Anthony Bates

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Anthony Bates
Full name Anthony Bates
Born (1961-10-26) 26 October 1961 (age 52)
Burslem, Stoke-on-Trent,
Staffordshire, England
Domestic
Years League Role
1993–1996 Football League Asst. referee
1996– Football League Referee
Years Role
1993–1996 Asst. referee

Anthony Bates (born 26 October 1961,[1] Burslem, Stoke-on-Trent,[2] Staffordshire[1]) is an English association football referee who operates in the Football League, and previously served as assistant referee for UEFA in the Euro 96 competition. He also refereed the FA Women's Cup Final in 2007. On average, Bates gave a high 4.0 cards per game in the 98/99 season, the highest so far in his career.[citation needed]

Career[edit]

Bates became a Football League assistant referee in 1993, and took up the flag during the Charity Shield match at Wembley on 13 August 1995,[1] when Everton beat Blackburn Rovers 1–0 courtesy of a Vinny Samways goal.[3] He fulfilled the same role for UEFA, and ran the line in the Euro 96 group match between Germany and the Czech Republic. He was also an assistant referee for Dermot Gallagher during the 1996 FA Cup Final[1] at Wembley on 11 May 1996, when Manchester United beat Liverpool 1–0, with Eric Cantona scoring the only goal.[4]

Following that busy period, he was promoted to referee in the Football League for the 1996-97 season.[1] One of his first appointments was the Third Division match between Hereford United and Doncaster Rovers at Edgar Street on 24 August 1996, when the home side won 1–0.[2]

His only match of note during his first six years at Football League level was an old First Division play-off semi-final first leg, which he refereed on 28 April 2002. It was between Birmingham City and Millwall at St. Andrews, and finished in a 1–1 draw.[5] Birmingham were promoted to the Premier League after winning the Final on penalties.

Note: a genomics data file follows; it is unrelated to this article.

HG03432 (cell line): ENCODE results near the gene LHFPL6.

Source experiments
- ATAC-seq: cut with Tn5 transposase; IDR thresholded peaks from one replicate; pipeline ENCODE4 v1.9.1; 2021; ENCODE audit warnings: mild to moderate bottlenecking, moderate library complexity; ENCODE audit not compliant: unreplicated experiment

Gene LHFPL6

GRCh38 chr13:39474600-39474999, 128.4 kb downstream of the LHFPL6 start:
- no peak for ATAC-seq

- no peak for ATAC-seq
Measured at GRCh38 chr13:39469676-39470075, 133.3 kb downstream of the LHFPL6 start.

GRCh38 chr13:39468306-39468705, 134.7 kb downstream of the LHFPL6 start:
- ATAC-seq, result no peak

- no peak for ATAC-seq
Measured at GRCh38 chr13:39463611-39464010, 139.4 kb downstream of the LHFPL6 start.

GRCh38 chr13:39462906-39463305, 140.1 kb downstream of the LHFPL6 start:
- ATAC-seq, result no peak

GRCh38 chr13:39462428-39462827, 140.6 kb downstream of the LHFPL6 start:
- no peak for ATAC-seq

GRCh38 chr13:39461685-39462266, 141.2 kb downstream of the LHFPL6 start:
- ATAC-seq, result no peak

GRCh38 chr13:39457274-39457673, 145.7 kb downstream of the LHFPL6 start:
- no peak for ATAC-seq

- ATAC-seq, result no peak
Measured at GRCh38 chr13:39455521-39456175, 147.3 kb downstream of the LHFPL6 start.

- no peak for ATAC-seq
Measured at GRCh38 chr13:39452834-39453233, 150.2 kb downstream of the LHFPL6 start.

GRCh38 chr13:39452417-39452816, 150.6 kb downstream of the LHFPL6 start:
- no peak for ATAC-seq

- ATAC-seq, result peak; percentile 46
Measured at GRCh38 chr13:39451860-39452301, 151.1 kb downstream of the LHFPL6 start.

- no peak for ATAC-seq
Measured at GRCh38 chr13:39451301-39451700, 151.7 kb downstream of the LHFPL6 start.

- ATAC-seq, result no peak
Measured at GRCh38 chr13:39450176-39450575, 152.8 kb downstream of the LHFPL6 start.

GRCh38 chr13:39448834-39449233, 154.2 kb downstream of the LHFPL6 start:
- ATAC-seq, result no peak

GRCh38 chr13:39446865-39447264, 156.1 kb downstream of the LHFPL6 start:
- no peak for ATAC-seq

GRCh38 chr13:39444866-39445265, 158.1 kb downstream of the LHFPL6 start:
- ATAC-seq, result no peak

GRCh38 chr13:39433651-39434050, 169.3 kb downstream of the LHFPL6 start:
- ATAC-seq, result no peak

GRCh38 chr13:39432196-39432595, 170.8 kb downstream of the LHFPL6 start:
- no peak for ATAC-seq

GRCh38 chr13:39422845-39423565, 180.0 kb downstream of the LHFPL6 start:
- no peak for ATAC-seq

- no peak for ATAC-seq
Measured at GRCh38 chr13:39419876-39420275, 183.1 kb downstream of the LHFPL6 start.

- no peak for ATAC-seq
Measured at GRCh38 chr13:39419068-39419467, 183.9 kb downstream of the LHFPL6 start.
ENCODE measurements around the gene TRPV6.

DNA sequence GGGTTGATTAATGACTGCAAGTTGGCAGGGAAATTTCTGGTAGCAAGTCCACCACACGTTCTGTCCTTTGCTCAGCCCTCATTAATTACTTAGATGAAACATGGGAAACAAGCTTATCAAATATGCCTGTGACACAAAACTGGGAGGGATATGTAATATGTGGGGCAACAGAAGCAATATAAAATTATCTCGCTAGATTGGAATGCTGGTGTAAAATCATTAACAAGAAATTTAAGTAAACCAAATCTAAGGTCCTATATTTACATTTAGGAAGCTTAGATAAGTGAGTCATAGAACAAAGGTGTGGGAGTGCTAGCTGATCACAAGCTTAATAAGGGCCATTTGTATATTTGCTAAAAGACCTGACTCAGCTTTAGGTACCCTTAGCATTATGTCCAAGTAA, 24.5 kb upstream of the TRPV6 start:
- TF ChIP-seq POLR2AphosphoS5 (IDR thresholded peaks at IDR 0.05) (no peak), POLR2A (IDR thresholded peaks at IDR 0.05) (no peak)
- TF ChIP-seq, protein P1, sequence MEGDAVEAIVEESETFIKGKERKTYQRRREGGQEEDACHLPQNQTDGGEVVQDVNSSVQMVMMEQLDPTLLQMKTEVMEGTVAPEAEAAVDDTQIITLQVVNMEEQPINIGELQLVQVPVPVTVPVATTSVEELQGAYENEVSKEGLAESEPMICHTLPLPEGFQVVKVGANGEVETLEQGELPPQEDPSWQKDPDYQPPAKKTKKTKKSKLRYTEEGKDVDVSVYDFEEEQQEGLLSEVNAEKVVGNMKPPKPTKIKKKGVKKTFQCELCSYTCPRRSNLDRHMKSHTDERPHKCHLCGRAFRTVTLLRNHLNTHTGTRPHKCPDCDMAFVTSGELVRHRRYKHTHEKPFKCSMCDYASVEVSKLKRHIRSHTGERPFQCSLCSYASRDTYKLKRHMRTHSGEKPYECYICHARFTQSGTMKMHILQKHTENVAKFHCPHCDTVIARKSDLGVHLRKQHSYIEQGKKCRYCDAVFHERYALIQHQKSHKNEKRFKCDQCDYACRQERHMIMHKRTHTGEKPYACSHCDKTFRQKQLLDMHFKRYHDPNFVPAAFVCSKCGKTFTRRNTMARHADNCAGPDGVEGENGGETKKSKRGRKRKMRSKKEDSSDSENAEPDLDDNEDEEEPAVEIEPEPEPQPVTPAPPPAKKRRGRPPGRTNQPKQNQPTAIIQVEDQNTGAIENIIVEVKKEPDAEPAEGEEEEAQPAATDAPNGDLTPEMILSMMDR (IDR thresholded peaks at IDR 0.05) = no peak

In 2004, former Liverpool and Denmark international Jan Molby was sent from the dugout by referee Bates after having verbally abused the fourth official during the old Third Division match between Southend United and Kidderminster Harriers.[6] It was played at Roots Hall on 14 February 2004, and finished 3–0 to Southend.[7] Harriers' director of football Molby was subsequently fined £1,500 by the FA, and banned from the touchline for four matches.[8]

After a match in Football League One between Nottingham Forest and Scunthorpe United at the City Ground on 20 August 2005,[9] Bates attempted to take an unprecedented step regarding a yellow card he had issued to Scunthorpe's Andy Crosby during the game. Having agreed to review it, he asked the Football Association to "overturn the yellow card after viewing video evidence - but FIFA rules insist cautions may not be withdrawn",[10] only dismissals by straight red card.

Bates was the referee in charge of an FA Cup first round tie between Newport County and Swansea City at Newport Stadium on 11 November 2006,[11] when fourth official Alan Sheffield was struck by a coin thrown from the crowd, shortly after County manager Peter Beadle was sent from the technical area by Bates for verbal abuse of Sheffield during the game, and following a free kick given in favour of Swansea from which they scored. After the match, Beadle said: "I questioned the referee's decision on whether it was a foul or not and that's the end of it. Unfortunately they are pretty quick to send you away from the dugout. You can't even ask them questions or contest their decisions." In mitigation, however, he added: "I'd like to apologise to the board of directors, players and supporters of Newport County Football Club for my actions and behaviour at the game".[12] Newport lost 3–1.[11]

Subsequently, both Newport County and their manager received heavy punishments from the Welsh FA. "The Conference South side were fined £3,000" after being "found guilty of failing to control their supporters", and Beadle "received a seven-match touchline ban after accepting misconduct charges. He was also fined £1,500, half of which [was] suspended subject to good behaviour".[13]

Bates' highest honour yet was his appointment to the FA Women's Cup Final, played on 7 May 2007 at the City Ground, Nottingham. Arsenal defeated Charlton Athletic 4–1 to clinch "The Quadruple" (the winning of four competitions in one season, the others being the FA Women's Premier League, FA Women's Premier League Cup and UEFA Women's Cup).[14]